Interesting question. You’re right; Lee would not have been considered for the school’s presidency if he had not been the revered general of the Confederacy. It’s likely, too, that Washington College would’ve soon gone belly up if it didn’t have someone like Lee to attract funding donations and student enrollment. So, from the perspective of the college, I think there could be a case made for a Lee statue, but one in character with his tenure as president, as you suggested.
    But, Lee is so ubiquitous on that campus, it would take a great deal of planning, effort, and time to change the focus from Lee, the great Confederate general, to Lee, the president who saved the college (but, how does one separate the two?).
    Finally, what would/could be done with Lee Chapel? My jaw dropped when I first visited it…It looks more like the tomb of a monarch rather than a tomb of a treasonous General on the losing side of a civil war.

    Reply
  6. Rob Wick

    Only if he had never served the Confederacy. But, as you rightly point out, if that hadn’t happened, the chances of Lee serving as the president of the college would have likely have been nonexistent. Indeed, had the war not been fought, the only thing Lee might have been known for was his relationship to Light Horse Harry and George Washington and for not getting a single demerit from West Point (and even then only by West Point students or historians). It seems to me kind of like saying if Stephen Douglas had not raised the issue of popular sovereignty over Kansas-Nebraska, Lincoln would likely have stayed out of politics and died in his Springfield bed being known as a popular lawyer or judge. No one would have ever considered building a statue to him for serving as postmaster of New Salem or a single-term Congressman. No war, no service, no statue.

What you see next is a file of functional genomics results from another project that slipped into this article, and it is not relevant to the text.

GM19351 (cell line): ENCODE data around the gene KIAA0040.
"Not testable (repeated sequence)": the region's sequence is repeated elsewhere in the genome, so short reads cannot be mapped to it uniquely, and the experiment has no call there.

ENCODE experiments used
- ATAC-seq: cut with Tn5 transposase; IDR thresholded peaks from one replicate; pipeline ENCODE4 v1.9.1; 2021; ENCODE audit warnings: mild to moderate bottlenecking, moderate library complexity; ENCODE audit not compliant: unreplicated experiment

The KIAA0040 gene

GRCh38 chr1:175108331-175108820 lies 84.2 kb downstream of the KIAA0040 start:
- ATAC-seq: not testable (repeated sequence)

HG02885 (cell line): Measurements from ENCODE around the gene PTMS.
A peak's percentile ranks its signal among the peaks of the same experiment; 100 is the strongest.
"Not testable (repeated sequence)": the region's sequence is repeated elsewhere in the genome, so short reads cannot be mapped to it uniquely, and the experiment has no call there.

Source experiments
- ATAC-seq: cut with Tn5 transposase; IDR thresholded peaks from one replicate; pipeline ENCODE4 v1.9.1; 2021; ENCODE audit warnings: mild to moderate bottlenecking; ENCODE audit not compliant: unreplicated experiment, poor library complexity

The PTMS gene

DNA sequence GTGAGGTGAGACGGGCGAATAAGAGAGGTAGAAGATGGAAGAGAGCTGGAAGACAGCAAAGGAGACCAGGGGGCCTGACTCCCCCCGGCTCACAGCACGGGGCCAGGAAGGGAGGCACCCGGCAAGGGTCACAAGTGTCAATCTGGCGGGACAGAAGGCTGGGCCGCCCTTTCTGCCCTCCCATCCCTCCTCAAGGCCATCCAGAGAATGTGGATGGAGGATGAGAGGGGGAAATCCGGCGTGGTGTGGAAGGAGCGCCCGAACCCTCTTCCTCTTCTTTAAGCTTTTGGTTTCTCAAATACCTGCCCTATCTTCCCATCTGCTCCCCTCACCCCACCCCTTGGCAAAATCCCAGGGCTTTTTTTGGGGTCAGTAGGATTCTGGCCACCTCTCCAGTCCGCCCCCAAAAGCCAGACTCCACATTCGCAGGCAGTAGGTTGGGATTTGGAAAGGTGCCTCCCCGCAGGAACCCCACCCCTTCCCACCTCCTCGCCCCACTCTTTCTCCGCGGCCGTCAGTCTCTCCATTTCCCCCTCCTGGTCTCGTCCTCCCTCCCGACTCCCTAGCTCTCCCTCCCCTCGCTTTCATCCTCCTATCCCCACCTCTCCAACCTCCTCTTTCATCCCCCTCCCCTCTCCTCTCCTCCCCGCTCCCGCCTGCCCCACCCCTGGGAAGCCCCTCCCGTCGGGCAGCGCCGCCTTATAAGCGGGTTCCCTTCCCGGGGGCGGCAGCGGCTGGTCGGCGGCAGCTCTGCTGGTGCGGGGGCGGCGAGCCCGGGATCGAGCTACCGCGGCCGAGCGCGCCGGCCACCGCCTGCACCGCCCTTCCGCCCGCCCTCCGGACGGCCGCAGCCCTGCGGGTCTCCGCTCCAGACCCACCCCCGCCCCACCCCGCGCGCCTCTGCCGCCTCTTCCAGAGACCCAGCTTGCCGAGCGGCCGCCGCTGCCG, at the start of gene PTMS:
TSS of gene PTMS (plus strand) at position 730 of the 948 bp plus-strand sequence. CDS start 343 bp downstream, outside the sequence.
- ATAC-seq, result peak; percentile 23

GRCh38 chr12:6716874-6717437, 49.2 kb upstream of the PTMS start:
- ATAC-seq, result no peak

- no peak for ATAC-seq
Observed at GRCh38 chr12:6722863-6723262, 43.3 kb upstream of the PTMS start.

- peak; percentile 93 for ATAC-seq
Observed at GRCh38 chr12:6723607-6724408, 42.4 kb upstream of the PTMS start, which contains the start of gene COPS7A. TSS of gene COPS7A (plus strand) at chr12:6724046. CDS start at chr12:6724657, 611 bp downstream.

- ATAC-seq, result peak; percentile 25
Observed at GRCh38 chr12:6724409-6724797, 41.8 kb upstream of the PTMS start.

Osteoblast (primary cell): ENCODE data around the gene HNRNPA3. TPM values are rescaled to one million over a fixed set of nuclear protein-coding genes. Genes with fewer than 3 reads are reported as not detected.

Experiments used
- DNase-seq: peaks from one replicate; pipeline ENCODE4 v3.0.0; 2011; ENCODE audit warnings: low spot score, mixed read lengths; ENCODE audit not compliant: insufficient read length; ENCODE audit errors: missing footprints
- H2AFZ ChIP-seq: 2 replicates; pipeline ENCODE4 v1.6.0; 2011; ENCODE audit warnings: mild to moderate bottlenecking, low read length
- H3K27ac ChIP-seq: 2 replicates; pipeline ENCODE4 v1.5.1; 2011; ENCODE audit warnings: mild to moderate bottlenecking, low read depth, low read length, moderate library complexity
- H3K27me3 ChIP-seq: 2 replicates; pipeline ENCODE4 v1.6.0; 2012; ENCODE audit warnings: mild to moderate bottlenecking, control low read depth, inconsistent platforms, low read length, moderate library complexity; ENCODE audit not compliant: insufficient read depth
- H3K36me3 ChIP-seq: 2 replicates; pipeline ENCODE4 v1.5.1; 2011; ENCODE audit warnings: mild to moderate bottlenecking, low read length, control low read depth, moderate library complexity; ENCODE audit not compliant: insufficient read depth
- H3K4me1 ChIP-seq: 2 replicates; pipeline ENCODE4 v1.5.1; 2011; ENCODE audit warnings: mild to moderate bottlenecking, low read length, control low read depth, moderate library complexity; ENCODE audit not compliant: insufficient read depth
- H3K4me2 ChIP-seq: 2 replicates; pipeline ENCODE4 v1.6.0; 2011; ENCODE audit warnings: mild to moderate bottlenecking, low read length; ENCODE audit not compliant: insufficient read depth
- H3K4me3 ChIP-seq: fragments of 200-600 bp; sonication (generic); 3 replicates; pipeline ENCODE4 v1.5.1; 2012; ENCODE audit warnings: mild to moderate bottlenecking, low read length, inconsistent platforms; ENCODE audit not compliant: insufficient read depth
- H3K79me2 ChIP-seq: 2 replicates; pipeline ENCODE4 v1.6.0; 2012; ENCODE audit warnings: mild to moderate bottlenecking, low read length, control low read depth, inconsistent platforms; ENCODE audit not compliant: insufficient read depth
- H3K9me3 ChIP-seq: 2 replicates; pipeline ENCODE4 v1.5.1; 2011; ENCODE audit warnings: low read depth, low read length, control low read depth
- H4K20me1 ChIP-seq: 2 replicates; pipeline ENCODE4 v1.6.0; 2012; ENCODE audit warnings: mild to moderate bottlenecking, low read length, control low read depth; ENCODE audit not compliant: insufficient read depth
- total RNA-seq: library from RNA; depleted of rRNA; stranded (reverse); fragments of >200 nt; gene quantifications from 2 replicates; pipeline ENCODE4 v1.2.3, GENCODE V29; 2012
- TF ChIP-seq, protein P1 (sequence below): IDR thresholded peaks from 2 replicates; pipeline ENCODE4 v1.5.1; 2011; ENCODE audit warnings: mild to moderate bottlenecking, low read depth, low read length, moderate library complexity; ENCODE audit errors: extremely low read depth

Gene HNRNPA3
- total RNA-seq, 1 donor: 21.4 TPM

Best
    Rob

    Reply
      1. Rob Wick

        Certainly possible, but who outside of people who study this know who Winfield Scott even was? I can’t imagine being commander of the U.S. Army would have brought Lee that much, if any more, notoriety.

        Best
        Rob

        Reply
  7. redheadedyankee